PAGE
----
By Zac B. Sarian
HORSE POWER – The horses that vegetable farmers in the highland areas of Liliw, Laguna, use for hauling newly harvested vegetables are small but they are hardy and can carry as much as 160 kilos of tomatoes and other vegetable that are delivered to the packing place of traders. The horse owners are paid R1 per kilo of vegetables that they can haul. One horse owner can make 8 to 10 trips in one day.
EXCESS TOMATOES THROWN AWAY – Farmers In Liliw, Laguna, just throw away many of their harvest of small tomatoes (30 to 40 grammers) because traders buy them at a very low price of P4 per kilo. While a number of traders buy some of the small fruits, they can’t buy everything, hence they are just thrown away by the roadside. In photo, the tomatoes on the ground at the back are discards while the fruits on the table are still to be sorted to select the saleable sizes.
DINALUPIHAN KSK GRADUATES – Photo shows some of the graduates of the Kabalikat sa Kabuhayan Farmers Training program being undertaken by SM Foundation in cooperation with Harbest Agribusiness of Toto Barcelona. In photo are recent graduates of the training conducted in Dinalupihan, Bataan. They are showing their beautiful harvests of watermelon and honeydew melon. The trainees learn to grow high-value crops that they can sell in markets accessible to them, including SM Supermarkets.
BIGGEST DRAGON FRUIT PLANTATION IN THE COUNTRY – The 22-hectare plantation of Dragonfruit Philippines, Inc. is probably the biggest dragon fruit plantation in the country. It is located in Brgy. Anonas in Angeles City, Pampanga.The farm, according to Crisper Garcia who manages the project, is expected to produce 500 tons of fruits this year. Photo shows Greg de los Trinos posing in the vast plantation. He was responsible for providing the drip irrigation system of the farm.
Last May 26, we heard on the DZMM radio patrol report that the ordinary tomatoes are selling at P80 per kilo in a Manila market. On that date, we checked the selling price in a popular supermarket in Antipolo and we found out that five pieces of about 50 to 60 grammers had a tag of P8.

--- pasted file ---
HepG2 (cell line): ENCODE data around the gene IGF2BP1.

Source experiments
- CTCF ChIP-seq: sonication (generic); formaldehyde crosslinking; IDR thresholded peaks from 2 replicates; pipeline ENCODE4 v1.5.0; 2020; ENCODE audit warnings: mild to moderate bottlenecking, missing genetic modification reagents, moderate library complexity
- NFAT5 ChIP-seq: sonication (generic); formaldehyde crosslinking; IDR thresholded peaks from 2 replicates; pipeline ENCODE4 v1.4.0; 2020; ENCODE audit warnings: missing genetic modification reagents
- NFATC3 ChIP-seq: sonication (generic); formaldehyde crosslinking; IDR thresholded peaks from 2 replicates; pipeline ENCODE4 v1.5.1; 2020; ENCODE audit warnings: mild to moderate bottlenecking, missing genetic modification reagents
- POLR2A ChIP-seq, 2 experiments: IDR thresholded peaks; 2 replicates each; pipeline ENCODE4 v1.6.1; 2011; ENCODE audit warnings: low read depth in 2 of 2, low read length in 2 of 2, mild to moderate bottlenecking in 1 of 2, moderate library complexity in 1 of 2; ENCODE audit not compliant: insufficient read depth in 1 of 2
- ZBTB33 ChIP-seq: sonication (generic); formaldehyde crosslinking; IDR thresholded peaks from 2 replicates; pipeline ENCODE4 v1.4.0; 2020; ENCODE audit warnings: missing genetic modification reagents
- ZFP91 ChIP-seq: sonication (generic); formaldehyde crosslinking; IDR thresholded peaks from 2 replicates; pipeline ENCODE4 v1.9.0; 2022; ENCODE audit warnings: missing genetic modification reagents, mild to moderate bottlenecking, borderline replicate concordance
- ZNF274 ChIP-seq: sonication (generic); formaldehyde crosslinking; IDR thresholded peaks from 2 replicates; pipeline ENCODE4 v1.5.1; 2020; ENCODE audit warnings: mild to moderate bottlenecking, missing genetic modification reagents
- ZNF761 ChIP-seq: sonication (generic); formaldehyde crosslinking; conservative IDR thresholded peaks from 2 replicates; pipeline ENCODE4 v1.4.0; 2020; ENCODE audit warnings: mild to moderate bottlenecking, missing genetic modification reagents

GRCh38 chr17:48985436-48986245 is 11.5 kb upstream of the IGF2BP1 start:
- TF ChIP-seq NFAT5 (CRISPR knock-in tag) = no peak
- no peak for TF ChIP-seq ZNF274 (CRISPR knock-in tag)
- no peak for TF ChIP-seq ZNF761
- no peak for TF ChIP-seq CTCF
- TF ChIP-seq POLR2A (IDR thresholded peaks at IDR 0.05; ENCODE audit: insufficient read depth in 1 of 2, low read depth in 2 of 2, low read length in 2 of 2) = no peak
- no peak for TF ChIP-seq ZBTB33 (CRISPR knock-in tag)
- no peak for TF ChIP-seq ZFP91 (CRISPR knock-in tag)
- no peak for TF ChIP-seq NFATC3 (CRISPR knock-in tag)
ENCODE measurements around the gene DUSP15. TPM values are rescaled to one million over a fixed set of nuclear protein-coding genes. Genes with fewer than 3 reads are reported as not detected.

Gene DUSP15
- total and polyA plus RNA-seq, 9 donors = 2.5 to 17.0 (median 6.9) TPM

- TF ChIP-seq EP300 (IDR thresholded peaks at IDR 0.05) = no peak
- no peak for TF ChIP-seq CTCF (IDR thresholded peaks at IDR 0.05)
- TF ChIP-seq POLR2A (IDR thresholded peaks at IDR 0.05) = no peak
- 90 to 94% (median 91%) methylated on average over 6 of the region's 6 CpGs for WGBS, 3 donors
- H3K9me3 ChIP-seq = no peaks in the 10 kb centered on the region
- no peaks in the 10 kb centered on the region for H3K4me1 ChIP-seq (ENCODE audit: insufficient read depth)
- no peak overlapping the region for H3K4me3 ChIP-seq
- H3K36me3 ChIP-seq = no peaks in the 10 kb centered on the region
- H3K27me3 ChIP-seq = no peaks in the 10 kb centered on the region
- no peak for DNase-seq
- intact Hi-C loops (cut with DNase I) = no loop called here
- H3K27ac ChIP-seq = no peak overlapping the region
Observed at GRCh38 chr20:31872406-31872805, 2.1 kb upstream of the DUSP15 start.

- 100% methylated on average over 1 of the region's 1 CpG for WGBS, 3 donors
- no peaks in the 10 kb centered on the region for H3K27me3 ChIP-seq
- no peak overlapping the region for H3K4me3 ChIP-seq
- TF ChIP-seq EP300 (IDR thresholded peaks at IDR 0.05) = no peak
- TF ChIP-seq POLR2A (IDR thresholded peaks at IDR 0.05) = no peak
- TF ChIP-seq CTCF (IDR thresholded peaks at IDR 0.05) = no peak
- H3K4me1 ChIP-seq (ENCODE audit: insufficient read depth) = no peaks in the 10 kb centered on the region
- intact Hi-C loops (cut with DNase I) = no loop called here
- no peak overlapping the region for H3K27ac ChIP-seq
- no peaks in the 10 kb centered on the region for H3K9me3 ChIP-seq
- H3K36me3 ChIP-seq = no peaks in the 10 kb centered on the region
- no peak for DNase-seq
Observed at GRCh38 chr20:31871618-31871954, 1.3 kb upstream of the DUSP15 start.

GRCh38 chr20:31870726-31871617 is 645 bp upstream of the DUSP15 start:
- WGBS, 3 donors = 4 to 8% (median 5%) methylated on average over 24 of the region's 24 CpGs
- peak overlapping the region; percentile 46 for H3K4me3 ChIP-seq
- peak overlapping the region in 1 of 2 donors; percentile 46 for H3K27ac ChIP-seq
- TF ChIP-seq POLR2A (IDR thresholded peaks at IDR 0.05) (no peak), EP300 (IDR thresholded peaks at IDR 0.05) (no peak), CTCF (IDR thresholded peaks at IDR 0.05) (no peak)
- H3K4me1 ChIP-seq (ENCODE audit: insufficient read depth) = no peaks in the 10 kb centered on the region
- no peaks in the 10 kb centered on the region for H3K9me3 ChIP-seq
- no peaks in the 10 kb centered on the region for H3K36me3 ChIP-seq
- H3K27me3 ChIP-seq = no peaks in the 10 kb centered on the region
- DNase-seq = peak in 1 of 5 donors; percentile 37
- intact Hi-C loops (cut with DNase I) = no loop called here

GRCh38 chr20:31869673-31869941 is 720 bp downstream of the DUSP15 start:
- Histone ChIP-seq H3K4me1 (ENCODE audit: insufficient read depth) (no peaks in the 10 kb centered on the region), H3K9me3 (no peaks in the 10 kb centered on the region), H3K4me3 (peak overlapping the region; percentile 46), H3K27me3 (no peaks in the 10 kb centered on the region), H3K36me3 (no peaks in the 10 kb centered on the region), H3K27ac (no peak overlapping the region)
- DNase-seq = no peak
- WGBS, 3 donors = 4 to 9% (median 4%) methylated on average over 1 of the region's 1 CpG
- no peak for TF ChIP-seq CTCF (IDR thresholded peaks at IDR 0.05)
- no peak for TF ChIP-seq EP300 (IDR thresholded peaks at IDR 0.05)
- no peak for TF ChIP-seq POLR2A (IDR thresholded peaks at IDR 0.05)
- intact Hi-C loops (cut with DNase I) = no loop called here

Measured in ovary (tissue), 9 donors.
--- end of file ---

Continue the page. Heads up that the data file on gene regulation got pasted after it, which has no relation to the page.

We could only shake our head in dismay when we heard the radio report and then when we checked the price of tomatoes in the supermarket. We were really dismayed because on My 24, we visited the tomato growing areas in the uplands of Liliw, Laguna. And did you know what we found?
Many of the smaller tomato fruits that weighed about 30 to 40 grams each were being bought by traders at only P4 per kilo. What was bad about it is that the traders don’t buy many of the smaller fruits so the farmers just throw them away along the roadsides. The small fruits are not defective except that they are smaller than the usual 50 to 60 grams of the popular Diamante Max variety of East-West Seed.
And did you know how much the traders are buying the standard sizes of 50 to 60 grams? They are buying them at P6 to P8 per kilo! Same price as the five pieces in the small plastic displayed in the supermarket.
A lady farmer, Josefina Rodanilla, said they had planted tomatoes on one hectare. They are losing now because the price is so low and the expenses are high. The plants have to be fertilized and sprayed with crop protection products. They have to be staked so they don’t topple down. Labor cost is also getting expensive. And transporting the fruits from the farm to the sorting and packing area also costs good money. The harvested fruits are usually hauled by “horse power”. The horses being used to carry as much as 160 kilos of tomates are small but they are very sturdy and docile. For every kilo transported, the farm owner pays the horse owner one peso. The horse owners are making money because one owner and his horse can make as many as 8 to10 trips in one day.
Of course farmers are not always losing money growing tomatoes. They make a lot of money from tomato, especially when the supply is scarce. This usually happens when an area is ravaged by typhoon or heavy rains, or the plants are attacked by pests and diseases. Many also make a lot of money during certain months but when one incurs a major damage in his plantation, the loss can be really big.
That is why some farmers like Victor Arbisu of Brgy. Luquin has stopped planting tomatoes after he incurred big losses for two consecutive years. He is now concentrating on crops with less volatile prices like radish, cabbage, cucumber, ampalaya and others.
Another fellow, Ponciano Bolivar of Tiaong, Quezon specializes in growing pepper “pangsigang”. He has planted 12,000 hot peppers in his farm and is harvesting every day 150 to 200 kilos which he sells at P25 a kilo. At other times, the price could go as high a P100 per kilo.